Cuba's economy needs foreign capital to diversify, the island's foreign trade minister said on Thursday, as he made an unusually open invitation to North and South American companies to talk to the Communist government about doing business there.
Business interest in Cuba has boomed since the historic announcement on Dec. 17, when U.S. President Barack Obama and Cuban President Raul Castro said they would restore diplomatic relations and seek to end more than five decades of hostility.
"We recognize the importance of international insertion into our economy to diversify our foreign trade, increase access to foreign financing and increasing the participation of foreign capital in the Cuban economy," Rodrigo Malmierca told a meeting of business leaders from across the Americas who met in Panama on Thursday.
"We are convinced the countries of the region will accompany Cuba in these endeavors."
Cuba typically is more reserved about recruiting foreign investors and operates behind the scenes with companies that have good enough connections to schedule meetings with government officials.
Whether large numbers of investors truly find open doors in Cuba remains to be seen, but the gesture should be welcomed by companies looking to crack the Cuban market.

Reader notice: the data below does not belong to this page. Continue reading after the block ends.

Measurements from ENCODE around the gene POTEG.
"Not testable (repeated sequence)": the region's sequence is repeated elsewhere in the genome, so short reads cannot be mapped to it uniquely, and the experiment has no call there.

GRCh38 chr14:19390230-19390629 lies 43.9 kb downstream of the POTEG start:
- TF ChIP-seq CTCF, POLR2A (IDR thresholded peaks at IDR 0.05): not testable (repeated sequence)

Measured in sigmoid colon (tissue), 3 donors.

Cuba is still cut off from U.S. investment by a comprehensive trade embargo. Obama, a Democrat, has asked the Republican-controlled Congress to work toward dismantling the embargo, which had been a pillar of foreign policy for nine previous presidents.
Malmierca spoke a day ahead of the Summit of the Americas bringing together leaders of the region, including Obama and Castro, who will meet in person for the first time since a brief handshake at Nelson Mandela's funeral in December 2013.
Cuba approved a new foreign investment law a year ago that aims to bring badly needed capital to the communist economy by offering steep tax cuts and promising a climate of investment security.
Areas such as agriculture, infrastructure, sugar, nickel mining, building renovation and real estate development are considered ripe for investment.
Malmierca reiterated Cuba wants $2.5 billion in foreign direct investment. Cuba does not publish figures on FDI, which economists estimate to be several hundred million dollars a year at most.
(Reporting by Daniel Trotta; Editing by Richard Chang)